Rather than witnessing the massing of troops and tanks on the border between England and Scotland, we saw desperate, sweating politicians running up to Glasgow and Edinburgh from Westminster, literally pleading with the voter to stay part of the Union. This is a rare moment to treasure and enjoy. It is not often that real power resides in the people and not the leaders of the main political parties.

Not once did we hear talk of anonymous, heavily armed “little green men” in army fatigues appearing here there and everywhere, trying to influence the way voters should decide as opposed to how they would like to vote. Rather, we witnessed a bunch of British celebrities leaving their mansions in the home-counties hot-footing is to Scotland to sing songs and hold rallies pleading with the Scottish to stay part of the Union.

The referendum was organised over two years not seven days. This gave enough time for there to be not one, not two but three televised debates between the two parties where the pros and cons of both sides were aired. Plenty of time for comment and debate allowing voters to make an informed choice not a rushed one.

Above all, best of all, there was plenty of satire. Those Westminster politicians may have looked teary-eyes, hot under the collar and frantic but they never once looked peeved, piqued or proud when things weren’t looking so good for them.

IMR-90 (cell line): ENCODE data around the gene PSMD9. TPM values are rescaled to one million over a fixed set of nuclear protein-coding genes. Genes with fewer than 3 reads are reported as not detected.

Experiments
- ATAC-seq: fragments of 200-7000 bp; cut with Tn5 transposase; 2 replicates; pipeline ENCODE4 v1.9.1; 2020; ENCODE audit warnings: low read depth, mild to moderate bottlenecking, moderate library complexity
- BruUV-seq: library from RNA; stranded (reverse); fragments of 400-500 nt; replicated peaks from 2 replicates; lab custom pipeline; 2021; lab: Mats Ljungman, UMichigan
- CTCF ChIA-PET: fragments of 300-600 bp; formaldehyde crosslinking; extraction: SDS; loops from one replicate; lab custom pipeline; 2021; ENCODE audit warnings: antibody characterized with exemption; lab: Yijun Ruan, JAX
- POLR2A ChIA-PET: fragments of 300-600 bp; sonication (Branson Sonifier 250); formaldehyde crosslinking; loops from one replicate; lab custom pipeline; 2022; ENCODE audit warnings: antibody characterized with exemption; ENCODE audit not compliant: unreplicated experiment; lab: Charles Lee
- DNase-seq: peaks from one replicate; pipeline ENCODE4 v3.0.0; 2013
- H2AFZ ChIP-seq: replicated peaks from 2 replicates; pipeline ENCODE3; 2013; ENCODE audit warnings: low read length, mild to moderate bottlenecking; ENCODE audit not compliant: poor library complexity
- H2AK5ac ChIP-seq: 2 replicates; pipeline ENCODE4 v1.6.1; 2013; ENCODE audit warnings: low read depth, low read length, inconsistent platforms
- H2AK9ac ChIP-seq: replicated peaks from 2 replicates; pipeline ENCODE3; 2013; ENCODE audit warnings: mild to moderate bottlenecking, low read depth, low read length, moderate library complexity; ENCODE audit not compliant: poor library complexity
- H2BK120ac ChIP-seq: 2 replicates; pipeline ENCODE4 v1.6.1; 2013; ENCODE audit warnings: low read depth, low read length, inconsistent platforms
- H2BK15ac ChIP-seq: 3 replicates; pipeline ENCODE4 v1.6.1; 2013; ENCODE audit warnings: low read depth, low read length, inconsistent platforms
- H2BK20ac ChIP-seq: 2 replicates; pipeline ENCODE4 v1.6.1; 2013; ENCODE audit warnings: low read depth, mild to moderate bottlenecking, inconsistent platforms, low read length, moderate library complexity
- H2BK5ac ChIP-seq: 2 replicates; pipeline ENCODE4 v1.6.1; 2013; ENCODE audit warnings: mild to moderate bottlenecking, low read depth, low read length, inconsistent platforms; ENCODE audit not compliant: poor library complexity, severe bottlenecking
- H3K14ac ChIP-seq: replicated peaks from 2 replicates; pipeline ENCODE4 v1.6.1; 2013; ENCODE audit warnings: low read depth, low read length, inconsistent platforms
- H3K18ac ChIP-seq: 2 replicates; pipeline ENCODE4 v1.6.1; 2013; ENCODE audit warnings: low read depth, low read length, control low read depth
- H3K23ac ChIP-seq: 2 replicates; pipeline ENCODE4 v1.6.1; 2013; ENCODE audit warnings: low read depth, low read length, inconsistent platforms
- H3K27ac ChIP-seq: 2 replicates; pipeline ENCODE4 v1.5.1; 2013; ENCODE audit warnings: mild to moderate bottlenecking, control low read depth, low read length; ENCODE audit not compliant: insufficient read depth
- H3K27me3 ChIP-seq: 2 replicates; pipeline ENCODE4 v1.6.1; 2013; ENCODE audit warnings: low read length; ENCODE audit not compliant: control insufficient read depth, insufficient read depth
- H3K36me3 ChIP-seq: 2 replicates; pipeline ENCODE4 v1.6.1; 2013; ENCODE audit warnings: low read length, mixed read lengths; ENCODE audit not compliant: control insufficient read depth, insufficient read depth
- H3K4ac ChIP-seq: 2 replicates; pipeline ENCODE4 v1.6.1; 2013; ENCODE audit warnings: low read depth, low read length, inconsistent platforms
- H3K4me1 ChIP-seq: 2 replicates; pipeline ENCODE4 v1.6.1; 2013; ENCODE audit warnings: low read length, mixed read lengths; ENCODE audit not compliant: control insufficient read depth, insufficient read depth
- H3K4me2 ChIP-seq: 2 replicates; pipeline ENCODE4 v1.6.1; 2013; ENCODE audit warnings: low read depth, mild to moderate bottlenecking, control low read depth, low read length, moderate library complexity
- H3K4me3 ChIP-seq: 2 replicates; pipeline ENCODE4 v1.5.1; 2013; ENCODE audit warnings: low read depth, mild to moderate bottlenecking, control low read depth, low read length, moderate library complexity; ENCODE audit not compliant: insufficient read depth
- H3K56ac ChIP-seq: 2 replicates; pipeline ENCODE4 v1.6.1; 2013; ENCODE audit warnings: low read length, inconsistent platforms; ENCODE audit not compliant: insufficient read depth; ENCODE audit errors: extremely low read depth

The Yes campaign accepted defeat with grace happy in the knowledge that they will not wake up fearing unknown thugs might drag them from their cars as they head off to work this morning only to disappear into the dark forests of Scotland’s highlands never to be seen again by their families.

That is how to hold a democratic referendum that the international world can recognise as legitimate. Alex Salmond and his fellow politicians who worked day and night over the past couple of months to persuade the electorate to vote for Yes to an independent Scotland and the 44.7% who dearly hoped Scotland could go it alone will be gutted but they will pick themselves up and begin a new process of negotiations with Westminster as was promised them in the dying days of the referendum